“If you seek tranquillity, do less.” Or (more accurately) do what’s essential...Because most of what we say and do is not essential. If you can eliminate it, you’ll have more time, and more tranquillity. Ask yourself at every moment, “Is this necessary?”
But we need to eliminate unnecessary assumptions as well. To eliminate the unnecessary actions that follow. And then you might see what the life of the good man is like - someone content with what nature assigns him, and satisfied with being just and kind himself.
— Marcus Aurelius, Meditations
At one of my lectures, someone asked the following questions:
“William, if you have children, what kind of school would you put them in?”
“Homeschool,” I exclaimed.
“Two reasons. First, because it’s more efficient - I could tailor the learning pace according to each child’s learning abilities. Second, there is nothing new to teach academically, so homeschooling allows the children to learn only what is relevant. And then they could use the remaining time exploring their interests.”
“What if your children want to attend a regular school?”
“Then that’s fine - makes my job easier. Keep in mind, they must follow the school’s requirements and rules. At home, I only have one rule.”
“And what’s that?”
“Find your purpose in life - what you’re meant to do, what you’re good at. It is the only thing that is essential. Everything else is irrelevant.”
“But how are they suppose to find that?”
“Well, there are many different ways, but the key is to keep learning about yourself. You can learn more about yourself by improving your self-awareness, by simply observing yourself. In time, you’ll discover who you are. And no one can give you a system or method to find it. You have to do this yourself.”
“When someone gives you a way then it’s not yours.”
“Well said. You have learned your lesson.”
Here’s an example:
A boy was found at the edge of the forest, lying down beside a boulder. He had received a strenuous blow to the head, which had made him forget who he was. He had lost his memory.
Upon waking up at the hospital, the staff questioned him, and he would say, “I don’t know who I am, or where I come from,” and a stream of tears would start flowing from his eyes. In the end, three families claimed he belonged to them. Of course, it was not possible that he belonged to three families, so they took him to each of the three towns and left him on his own.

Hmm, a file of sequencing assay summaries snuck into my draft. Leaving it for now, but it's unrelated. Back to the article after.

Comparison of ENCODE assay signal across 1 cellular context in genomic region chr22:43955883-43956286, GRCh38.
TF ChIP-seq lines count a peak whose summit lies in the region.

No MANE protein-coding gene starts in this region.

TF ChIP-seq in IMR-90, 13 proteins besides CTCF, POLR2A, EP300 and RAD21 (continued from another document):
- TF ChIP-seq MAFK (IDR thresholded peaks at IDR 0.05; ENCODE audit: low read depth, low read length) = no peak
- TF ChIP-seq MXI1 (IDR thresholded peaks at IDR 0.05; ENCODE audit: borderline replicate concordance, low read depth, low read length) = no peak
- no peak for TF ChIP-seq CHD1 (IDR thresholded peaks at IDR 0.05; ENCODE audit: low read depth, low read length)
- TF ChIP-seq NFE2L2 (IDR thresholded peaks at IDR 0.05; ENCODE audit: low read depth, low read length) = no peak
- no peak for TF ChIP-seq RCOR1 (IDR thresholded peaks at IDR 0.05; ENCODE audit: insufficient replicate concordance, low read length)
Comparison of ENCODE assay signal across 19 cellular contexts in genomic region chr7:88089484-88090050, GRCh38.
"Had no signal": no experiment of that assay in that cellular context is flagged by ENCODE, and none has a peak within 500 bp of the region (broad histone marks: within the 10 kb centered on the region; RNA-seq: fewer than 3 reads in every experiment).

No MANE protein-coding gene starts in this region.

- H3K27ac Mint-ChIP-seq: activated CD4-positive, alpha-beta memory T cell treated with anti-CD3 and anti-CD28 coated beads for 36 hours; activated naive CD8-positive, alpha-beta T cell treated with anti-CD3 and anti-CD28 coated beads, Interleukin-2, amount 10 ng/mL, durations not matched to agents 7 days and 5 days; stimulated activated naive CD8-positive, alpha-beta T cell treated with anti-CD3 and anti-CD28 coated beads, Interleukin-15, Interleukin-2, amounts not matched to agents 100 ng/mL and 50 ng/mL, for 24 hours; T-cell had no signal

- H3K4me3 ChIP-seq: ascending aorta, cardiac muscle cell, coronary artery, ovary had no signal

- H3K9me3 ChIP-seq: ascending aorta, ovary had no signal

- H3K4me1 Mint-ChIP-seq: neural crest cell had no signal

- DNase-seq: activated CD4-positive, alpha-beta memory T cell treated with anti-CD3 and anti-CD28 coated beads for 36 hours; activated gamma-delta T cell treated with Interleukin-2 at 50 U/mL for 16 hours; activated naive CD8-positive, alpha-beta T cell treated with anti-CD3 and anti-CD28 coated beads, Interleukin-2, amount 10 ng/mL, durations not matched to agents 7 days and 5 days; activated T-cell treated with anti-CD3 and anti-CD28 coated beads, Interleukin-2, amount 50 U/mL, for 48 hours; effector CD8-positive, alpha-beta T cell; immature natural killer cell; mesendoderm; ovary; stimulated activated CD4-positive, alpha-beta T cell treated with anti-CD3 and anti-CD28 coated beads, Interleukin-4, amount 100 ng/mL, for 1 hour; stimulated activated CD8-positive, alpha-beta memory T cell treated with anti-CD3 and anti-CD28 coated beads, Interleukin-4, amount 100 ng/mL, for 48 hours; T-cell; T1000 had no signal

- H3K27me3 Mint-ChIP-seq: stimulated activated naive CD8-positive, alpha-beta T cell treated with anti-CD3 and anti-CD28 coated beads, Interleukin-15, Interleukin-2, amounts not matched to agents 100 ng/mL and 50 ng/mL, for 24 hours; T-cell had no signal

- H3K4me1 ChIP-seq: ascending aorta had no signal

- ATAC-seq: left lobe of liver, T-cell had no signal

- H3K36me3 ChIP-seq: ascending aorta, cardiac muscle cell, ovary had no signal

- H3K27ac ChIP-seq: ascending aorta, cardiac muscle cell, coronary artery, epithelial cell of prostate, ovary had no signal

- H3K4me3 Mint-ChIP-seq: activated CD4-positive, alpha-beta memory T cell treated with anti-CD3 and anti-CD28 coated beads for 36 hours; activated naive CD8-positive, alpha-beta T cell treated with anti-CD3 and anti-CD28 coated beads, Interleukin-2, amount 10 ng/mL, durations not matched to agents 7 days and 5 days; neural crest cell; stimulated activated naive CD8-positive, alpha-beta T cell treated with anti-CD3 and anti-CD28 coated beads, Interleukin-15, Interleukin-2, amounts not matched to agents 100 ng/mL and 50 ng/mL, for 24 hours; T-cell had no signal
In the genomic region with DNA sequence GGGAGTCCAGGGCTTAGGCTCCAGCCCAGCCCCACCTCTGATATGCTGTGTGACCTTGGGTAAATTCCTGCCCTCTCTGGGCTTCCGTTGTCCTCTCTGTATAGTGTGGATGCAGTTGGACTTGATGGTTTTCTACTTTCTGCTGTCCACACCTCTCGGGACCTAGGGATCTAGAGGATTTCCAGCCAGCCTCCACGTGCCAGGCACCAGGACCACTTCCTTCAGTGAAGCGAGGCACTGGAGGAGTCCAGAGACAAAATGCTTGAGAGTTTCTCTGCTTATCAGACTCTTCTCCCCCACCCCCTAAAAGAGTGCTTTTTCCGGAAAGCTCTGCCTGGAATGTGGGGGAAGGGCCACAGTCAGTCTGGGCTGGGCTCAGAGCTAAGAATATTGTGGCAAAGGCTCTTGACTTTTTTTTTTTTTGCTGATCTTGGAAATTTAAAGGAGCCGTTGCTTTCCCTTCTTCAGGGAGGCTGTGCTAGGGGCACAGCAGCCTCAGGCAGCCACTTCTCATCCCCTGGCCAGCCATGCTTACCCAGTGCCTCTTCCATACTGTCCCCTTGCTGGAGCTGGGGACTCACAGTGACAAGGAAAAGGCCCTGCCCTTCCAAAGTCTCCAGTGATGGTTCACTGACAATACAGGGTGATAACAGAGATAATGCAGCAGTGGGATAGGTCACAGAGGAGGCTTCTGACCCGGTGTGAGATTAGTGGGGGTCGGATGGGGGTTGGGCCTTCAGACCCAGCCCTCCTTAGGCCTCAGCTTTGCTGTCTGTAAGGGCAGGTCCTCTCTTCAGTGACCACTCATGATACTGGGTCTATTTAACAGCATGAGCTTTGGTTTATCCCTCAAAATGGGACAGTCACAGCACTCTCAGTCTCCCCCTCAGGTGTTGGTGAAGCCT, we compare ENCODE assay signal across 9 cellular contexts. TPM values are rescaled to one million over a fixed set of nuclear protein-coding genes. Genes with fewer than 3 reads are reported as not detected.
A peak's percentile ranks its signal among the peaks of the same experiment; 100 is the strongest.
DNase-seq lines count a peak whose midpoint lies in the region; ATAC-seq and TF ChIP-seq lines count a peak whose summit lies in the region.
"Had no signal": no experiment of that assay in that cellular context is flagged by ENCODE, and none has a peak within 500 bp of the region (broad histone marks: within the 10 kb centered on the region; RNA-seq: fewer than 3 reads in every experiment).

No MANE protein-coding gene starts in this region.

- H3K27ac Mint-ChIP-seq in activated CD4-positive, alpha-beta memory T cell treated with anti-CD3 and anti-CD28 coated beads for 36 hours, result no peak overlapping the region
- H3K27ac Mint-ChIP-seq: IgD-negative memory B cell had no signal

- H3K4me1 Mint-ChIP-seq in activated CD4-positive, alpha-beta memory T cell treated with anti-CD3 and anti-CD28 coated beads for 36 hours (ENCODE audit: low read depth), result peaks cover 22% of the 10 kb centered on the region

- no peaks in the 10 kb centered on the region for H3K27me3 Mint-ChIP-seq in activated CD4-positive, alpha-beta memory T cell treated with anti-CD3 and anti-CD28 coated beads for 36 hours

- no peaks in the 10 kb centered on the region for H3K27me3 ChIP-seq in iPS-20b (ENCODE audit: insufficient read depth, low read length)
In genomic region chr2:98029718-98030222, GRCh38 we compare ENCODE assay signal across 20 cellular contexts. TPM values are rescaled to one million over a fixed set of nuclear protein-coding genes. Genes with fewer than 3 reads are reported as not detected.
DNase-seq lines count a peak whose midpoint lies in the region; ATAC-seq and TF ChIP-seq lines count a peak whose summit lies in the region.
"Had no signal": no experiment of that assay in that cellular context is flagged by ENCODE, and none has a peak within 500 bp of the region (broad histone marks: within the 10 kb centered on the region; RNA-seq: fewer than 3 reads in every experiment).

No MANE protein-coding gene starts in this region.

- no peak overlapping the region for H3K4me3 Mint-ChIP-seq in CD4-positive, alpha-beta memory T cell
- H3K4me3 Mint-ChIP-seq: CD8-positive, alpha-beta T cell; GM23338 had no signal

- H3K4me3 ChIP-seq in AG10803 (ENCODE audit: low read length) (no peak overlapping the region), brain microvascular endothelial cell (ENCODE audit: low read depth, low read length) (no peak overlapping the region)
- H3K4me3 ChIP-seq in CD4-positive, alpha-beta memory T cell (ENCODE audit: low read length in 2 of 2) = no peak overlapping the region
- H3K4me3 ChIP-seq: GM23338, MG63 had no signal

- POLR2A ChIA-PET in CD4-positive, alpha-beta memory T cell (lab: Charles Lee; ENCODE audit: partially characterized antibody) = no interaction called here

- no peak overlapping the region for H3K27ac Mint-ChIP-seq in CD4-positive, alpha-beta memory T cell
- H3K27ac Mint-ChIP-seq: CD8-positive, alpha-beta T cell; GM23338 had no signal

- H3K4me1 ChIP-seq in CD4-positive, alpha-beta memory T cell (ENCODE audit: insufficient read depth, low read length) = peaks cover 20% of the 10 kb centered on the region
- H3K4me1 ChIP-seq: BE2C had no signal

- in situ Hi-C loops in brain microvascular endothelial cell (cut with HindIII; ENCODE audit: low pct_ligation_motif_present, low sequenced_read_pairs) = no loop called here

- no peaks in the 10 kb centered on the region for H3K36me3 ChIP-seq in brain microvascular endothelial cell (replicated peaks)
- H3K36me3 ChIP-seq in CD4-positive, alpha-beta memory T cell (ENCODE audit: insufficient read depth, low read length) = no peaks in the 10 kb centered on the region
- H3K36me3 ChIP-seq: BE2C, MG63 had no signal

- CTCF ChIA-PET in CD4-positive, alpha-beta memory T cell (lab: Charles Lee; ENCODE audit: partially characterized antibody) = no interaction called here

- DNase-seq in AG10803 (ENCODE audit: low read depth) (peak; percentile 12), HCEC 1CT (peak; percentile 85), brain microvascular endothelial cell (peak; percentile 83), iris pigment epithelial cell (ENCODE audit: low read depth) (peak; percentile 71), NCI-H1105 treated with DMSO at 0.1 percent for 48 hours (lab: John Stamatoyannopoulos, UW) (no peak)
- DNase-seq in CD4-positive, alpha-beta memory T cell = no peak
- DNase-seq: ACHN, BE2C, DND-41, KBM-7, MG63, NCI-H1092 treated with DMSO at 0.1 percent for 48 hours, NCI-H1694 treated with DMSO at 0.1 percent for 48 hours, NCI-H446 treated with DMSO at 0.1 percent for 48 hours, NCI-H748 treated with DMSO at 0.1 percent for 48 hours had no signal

In two of the towns he just stood, very confused, and didn’t know what to do. But when he arrived at the third town, his dull eyes suddenly lit up and his expressionless face started showing emotion. He went to one street all by himself and, seeing a particular house, started to run toward it. It was as if some power had suddenly entered his sleepy soul. He had recognized something; he had remembered his home. With a feeling of utter joy he said, “This is my house. Now I remember who I am!”
The same thing has happened to all of us. We have forgotten who we are because we have forgotten where our home is. Once we are able to see our home, it is natural to recognize our true self.
We constantly search - in the countryside, by the sea, on the mountain - and even I, myself, is prone to this yearning. But all this is quite the contrary, when it is open to us at any moment, a seek within. No search offers someone more peace and quiet and relaxation than that into one’s own mind.
Truth exists within our very self. And it is not even so difficult to find, but we have to travel inside to do so. When one goes inside oneself, one finds truth as well as one’s self, at the deepest core of his or hers life’s breath.
All this does not mean that you simply wait and do nothing. All this, I simply mean a well-ordered life, like keeping a room in order and leaving the window open. You can never invite the wind, but you must leave the window open. Then perhaps, if you’re aware enough, a cool breeze will come in.